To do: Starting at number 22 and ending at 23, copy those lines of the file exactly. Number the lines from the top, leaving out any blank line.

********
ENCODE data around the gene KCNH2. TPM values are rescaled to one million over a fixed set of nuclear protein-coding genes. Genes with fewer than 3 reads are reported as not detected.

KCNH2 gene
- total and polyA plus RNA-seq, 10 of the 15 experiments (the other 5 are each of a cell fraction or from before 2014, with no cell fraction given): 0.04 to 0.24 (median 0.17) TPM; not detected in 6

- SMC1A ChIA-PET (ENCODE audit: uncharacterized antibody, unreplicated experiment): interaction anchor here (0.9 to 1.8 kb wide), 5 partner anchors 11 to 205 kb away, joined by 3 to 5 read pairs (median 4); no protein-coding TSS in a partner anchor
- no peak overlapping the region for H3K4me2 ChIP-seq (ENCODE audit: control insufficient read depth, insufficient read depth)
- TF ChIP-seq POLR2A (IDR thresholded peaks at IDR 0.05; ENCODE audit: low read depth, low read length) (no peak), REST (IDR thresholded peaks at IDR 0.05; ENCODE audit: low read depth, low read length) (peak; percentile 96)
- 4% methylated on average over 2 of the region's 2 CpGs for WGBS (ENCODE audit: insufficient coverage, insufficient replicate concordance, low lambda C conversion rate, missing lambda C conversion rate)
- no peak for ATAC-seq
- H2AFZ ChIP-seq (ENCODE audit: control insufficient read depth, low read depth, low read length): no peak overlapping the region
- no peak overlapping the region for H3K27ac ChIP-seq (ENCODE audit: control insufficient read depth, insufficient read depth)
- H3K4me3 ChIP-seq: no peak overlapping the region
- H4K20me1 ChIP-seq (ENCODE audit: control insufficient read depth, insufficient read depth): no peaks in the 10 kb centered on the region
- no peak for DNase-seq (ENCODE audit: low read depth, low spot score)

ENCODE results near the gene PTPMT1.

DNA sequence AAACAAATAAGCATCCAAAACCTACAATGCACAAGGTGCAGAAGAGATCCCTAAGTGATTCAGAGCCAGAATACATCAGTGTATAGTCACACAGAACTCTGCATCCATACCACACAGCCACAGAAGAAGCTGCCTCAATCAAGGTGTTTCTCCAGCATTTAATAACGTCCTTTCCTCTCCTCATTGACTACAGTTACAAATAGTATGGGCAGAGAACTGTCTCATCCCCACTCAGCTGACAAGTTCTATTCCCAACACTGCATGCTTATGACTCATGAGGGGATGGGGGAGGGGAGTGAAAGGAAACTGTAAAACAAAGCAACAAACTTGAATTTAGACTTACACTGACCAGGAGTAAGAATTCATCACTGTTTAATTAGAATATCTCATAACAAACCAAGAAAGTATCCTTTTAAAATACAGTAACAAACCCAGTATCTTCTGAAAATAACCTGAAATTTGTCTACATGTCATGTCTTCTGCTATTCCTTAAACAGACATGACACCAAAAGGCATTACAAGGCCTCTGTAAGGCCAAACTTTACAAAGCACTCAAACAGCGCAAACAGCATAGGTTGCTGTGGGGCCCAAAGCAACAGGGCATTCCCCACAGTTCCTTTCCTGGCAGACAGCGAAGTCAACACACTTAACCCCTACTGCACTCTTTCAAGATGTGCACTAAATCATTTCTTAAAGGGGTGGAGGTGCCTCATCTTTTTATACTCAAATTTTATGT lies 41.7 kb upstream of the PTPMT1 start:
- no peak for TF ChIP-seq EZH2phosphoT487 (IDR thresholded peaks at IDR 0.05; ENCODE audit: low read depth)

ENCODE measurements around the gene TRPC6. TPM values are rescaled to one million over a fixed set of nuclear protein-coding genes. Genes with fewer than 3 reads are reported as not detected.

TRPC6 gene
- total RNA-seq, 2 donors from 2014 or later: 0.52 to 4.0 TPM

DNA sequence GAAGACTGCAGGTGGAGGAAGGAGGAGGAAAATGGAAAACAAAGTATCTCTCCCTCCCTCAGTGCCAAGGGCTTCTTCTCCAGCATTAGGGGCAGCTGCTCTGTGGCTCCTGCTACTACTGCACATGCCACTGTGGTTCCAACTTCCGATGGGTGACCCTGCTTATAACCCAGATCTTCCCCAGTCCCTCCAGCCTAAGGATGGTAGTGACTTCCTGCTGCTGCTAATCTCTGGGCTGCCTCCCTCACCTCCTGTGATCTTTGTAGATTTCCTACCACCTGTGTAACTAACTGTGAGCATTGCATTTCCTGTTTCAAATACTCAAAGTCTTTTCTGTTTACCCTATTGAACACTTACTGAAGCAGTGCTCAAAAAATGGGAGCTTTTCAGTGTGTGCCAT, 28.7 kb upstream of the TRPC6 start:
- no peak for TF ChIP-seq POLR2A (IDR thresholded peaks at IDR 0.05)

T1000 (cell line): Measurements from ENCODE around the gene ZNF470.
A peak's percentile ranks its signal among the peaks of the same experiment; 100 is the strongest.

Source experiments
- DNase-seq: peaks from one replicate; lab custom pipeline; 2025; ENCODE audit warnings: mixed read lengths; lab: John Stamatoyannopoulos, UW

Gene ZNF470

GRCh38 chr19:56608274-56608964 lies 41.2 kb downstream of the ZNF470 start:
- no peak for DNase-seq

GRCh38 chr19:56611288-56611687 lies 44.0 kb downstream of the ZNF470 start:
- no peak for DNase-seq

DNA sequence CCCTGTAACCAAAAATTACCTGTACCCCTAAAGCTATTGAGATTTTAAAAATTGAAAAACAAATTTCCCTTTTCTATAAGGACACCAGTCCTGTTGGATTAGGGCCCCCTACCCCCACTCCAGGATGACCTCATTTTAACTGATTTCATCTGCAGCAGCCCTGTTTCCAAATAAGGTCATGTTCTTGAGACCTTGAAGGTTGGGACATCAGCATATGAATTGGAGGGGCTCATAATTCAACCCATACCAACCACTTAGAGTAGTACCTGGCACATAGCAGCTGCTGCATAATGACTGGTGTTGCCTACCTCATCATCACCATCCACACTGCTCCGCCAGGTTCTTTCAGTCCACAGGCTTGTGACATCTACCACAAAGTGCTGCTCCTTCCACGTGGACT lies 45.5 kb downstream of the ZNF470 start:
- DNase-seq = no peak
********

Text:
T1000 (cell line): Measurements from ENCODE around the gene ZNF470.
A peak's percentile ranks its signal among the peaks of the same experiment; 100 is the strongest.